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Monday, January 26, 2009

Ben Stein's Dirty Work: Dealing with Air Pollution

Posted on Monday, January 26, 2009, 12:00AM

Let me be clear: I hate air pollution.

When I am in a traffic jam on the 10 Freeway in Los Angeles, with thousands of cars and trucks belching out carbon dioxide and carbon monoxide, I feel as if I'm being gassed by my fellow motorists -- and they probably feel the same way about me.

I am not entirely convinced that the burning of gasoline causes climate change, and there are smart people with good points on both sides of this issue. But I do assume that filling the atmosphere with CO2 and CO is not good for children and most other living things. And there is an economic impact. A recent study co-authored by two Cal State Fullerton economics professors shows that air pollution costs the California economy more than $28 billion per year.

What Can We Do?

So what can we do about this problem? The goal, obviously, is to greatly reduce the amount of carbon being released into the world's atmosphere. But how do we do that?

I will preface my first musing with this: I am a fan of Governor Schwarzenegger's. But I don't understand how actions to reduce the amount of carbon gases being produced in California (still a great state despite the recession) will do much good for the overall problems of Earth's atmosphere. Likewise, I don't see how lowering carbon emissions in Maryland (my home state) or Connecticut or New York will mean much to the life of our planet.

Gases do not just stay in one place. If you lower carbon emissions in California or Maryland while people in Rio and Mumbai are still producing gases as fast as they can, and if these gases spread all over the earth, then what good can any one U.S. state's action do? I am told by a friend who is a meteorologist that we do not have even a vague idea of where the inflection points are at which the climate and the healthfulness of the air will be affected by a cut in CO2 and CO in any one place.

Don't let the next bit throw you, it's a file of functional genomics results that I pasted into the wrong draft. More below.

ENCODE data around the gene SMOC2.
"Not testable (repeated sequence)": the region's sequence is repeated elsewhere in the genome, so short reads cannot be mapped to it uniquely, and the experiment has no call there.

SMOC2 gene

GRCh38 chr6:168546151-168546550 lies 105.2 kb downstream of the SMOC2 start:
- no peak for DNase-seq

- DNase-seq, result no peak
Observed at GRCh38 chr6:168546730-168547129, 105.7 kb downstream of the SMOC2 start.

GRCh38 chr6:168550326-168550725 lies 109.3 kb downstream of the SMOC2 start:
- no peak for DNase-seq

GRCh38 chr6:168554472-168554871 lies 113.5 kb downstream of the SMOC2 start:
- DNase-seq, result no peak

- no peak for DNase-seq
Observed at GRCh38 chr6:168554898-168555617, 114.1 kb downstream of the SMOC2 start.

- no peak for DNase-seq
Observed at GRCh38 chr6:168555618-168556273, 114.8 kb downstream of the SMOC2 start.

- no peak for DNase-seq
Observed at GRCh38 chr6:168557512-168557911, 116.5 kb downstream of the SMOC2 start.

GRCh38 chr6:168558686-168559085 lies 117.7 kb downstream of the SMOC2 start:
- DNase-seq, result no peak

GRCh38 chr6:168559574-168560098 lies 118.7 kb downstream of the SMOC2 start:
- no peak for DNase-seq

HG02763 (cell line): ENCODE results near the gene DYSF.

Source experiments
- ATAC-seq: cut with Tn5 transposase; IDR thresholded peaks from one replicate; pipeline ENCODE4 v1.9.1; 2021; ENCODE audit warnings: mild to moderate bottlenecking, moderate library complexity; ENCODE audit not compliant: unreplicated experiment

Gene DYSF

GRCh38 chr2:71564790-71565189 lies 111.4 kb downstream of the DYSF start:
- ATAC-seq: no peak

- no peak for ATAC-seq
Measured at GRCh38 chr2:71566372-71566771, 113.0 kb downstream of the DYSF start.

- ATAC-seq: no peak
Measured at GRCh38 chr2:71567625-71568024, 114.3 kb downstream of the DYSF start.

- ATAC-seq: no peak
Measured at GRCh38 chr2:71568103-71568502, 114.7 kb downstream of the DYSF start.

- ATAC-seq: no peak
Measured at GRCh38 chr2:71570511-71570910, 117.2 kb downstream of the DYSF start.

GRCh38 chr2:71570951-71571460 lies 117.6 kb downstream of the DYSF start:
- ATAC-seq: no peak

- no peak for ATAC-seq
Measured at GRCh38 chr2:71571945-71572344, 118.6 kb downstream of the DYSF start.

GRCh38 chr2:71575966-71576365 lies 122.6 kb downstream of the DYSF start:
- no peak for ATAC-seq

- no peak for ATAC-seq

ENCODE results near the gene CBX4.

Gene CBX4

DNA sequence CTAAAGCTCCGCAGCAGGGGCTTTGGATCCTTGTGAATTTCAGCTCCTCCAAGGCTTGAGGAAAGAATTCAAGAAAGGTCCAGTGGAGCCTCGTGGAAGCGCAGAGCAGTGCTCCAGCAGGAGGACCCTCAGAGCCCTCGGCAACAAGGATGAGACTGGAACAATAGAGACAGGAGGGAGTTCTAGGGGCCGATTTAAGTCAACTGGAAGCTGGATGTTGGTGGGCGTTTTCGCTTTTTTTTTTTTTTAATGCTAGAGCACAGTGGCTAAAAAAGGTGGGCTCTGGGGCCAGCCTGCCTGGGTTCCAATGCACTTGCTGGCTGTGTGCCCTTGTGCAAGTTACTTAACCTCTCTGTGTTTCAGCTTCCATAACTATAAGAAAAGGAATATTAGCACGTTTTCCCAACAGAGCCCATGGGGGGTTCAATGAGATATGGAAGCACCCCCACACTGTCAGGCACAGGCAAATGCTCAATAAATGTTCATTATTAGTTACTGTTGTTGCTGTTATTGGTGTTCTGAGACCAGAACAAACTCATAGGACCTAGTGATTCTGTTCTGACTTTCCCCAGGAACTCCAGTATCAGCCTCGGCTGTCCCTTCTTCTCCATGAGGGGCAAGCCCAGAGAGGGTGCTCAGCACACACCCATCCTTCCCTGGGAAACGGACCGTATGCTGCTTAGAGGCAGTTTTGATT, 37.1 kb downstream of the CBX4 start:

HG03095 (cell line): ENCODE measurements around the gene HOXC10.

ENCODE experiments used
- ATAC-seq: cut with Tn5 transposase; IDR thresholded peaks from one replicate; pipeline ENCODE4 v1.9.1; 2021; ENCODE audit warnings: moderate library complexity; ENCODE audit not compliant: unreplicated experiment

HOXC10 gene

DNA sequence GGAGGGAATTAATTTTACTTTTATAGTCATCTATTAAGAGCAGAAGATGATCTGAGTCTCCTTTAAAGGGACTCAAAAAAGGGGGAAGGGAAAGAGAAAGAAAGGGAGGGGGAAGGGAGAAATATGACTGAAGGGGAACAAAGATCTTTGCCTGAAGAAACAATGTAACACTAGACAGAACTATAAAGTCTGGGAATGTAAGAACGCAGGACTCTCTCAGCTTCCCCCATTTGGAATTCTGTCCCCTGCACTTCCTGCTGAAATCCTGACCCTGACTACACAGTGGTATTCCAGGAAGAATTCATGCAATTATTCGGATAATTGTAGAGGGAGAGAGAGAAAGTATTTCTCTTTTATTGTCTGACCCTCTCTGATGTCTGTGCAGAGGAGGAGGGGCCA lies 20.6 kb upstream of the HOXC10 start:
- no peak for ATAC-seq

I keep wondering why we would bother to do these cuts at all unless we can get global enforceable accords with no exemptions. Perhaps someone out there can answer that one for me.

How to Make the Cuts

Then there is the matter of how to cut carbon in the first place. Many people, including our new president, seem to favor the cap and trade method. In this system, a cap limit will be set on all U.S. carbon emissions. Within that limit, individual company caps will be set. If you go under the cap, you can sell your unused carbon credits to someone who is over the limit and needs credits. There would even be a carbon trading exchange for trading these credits.

But who knows what the total cap should be? Would that not assume a level of precision in economic and scientific measurements that we lack?

And how do we assign the individual limits to each company? That requires a government bureaucracy so far superior to any I have ever seen that it's breathtaking.

Scientific Secret Police

How do you decide how many credits per dollar of output each company gets? How do you measure their carbon emissions? How do you decide if a company is so fragile economically that it needs extra credits from Uncle Sam? This sounds like a job for the scientific secret police.

And what about that carbon trading exchange? In bad times, the price of the credits will collapse and polluters can buy them on the ultra cheap and continue to pollute. How is this a good thing?

And again, what good does it do mankind if the U.S. caps its emissions while India and Brazil are still grinding out carbon-based gases? And why should we make these cuts and possibly imperil our economy if others are still polluting?

A Tax on Output

If we do need to cut carbon output -- and I assume that we do -- might not a simple tax on carbon output be a better idea than cap and trade? Yes, this idea has flaws as well, and there are questions to mull. For example, how much should the tax be and who, if anyone, should be exempt?

And again we have the international problem. But at least the tax could be held constant so that we would have a steady incentive to reduce carbon emissions. And we could use the proceeds to lower other taxes and stimulate our economy.

This is a complicated and important issue -- so I hope for lots of thought ahead of any actions.